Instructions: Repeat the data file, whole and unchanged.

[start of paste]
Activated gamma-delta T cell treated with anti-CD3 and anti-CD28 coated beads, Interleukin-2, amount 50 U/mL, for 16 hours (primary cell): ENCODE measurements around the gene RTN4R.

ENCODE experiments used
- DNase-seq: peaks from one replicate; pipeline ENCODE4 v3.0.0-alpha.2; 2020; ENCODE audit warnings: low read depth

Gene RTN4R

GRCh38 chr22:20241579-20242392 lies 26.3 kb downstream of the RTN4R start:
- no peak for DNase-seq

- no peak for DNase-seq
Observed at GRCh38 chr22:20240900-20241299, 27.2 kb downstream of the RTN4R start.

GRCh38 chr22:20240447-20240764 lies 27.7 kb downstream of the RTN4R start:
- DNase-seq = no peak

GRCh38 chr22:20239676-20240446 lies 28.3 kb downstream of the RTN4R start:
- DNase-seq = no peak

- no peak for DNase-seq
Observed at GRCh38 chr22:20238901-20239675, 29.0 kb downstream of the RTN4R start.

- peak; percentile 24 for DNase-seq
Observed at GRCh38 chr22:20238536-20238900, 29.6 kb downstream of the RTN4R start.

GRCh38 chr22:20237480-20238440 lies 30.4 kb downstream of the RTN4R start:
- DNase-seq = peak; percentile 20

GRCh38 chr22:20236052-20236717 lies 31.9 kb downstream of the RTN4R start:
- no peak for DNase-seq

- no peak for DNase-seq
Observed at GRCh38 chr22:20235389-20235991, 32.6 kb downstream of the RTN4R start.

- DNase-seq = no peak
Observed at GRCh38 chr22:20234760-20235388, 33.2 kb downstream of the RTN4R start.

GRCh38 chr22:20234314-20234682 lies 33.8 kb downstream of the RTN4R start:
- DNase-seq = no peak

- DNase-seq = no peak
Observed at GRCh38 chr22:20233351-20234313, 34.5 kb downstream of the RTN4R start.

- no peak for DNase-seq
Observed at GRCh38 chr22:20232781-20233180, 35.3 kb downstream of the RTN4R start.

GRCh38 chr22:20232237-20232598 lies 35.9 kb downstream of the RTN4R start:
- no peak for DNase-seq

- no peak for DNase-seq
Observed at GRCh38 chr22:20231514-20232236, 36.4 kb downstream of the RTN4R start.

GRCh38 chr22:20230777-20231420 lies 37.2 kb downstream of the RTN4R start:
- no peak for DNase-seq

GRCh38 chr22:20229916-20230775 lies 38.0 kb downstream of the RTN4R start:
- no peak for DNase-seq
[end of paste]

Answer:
Activated gamma-delta T cell treated with anti-CD3 and anti-CD28 coated beads, Interleukin-2, amount 50 U/mL, for 16 hours (primary cell): ENCODE measurements around the gene RTN4R.

ENCODE experiments used
- DNase-seq: peaks from one replicate; pipeline ENCODE4 v3.0.0-alpha.2; 2020; ENCODE audit warnings: low read depth

Gene RTN4R

GRCh38 chr22:20241579-20242392 lies 26.3 kb downstream of the RTN4R start:
- no peak for DNase-seq

- no peak for DNase-seq
Observed at GRCh38 chr22:20240900-20241299, 27.2 kb downstream of the RTN4R start.

GRCh38 chr22:20240447-20240764 lies 27.7 kb downstream of the RTN4R start:
- DNase-seq = no peak

GRCh38 chr22:20239676-20240446 lies 28.3 kb downstream of the RTN4R start:
- DNase-seq = no peak

- no peak for DNase-seq
Observed at GRCh38 chr22:20238901-20239675, 29.0 kb downstream of the RTN4R start.

- peak; percentile 24 for DNase-seq
Observed at GRCh38 chr22:20238536-20238900, 29.6 kb downstream of the RTN4R start.

GRCh38 chr22:20237480-20238440 lies 30.4 kb downstream of the RTN4R start:
- DNase-seq = peak; percentile 20

GRCh38 chr22:20236052-20236717 lies 31.9 kb downstream of the RTN4R start:
- no peak for DNase-seq

- no peak for DNase-seq
Observed at GRCh38 chr22:20235389-20235991, 32.6 kb downstream of the RTN4R start.

- DNase-seq = no peak
Observed at GRCh38 chr22:20234760-20235388, 33.2 kb downstream of the RTN4R start.

GRCh38 chr22:20234314-20234682 lies 33.8 kb downstream of the RTN4R start:
- DNase-seq = no peak

- DNase-seq = no peak
Observed at GRCh38 chr22:20233351-20234313, 34.5 kb downstream of the RTN4R start.

- no peak for DNase-seq
Observed at GRCh38 chr22:20232781-20233180, 35.3 kb downstream of the RTN4R start.

GRCh38 chr22:20232237-20232598 lies 35.9 kb downstream of the RTN4R start:
- no peak for DNase-seq

- no peak for DNase-seq
Observed at GRCh38 chr22:20231514-20232236, 36.4 kb downstream of the RTN4R start.

GRCh38 chr22:20230777-20231420 lies 37.2 kb downstream of the RTN4R start:
- no peak for DNase-seq

GRCh38 chr22:20229916-20230775 lies 38.0 kb downstream of the RTN4R start:
- no peak for DNase-seq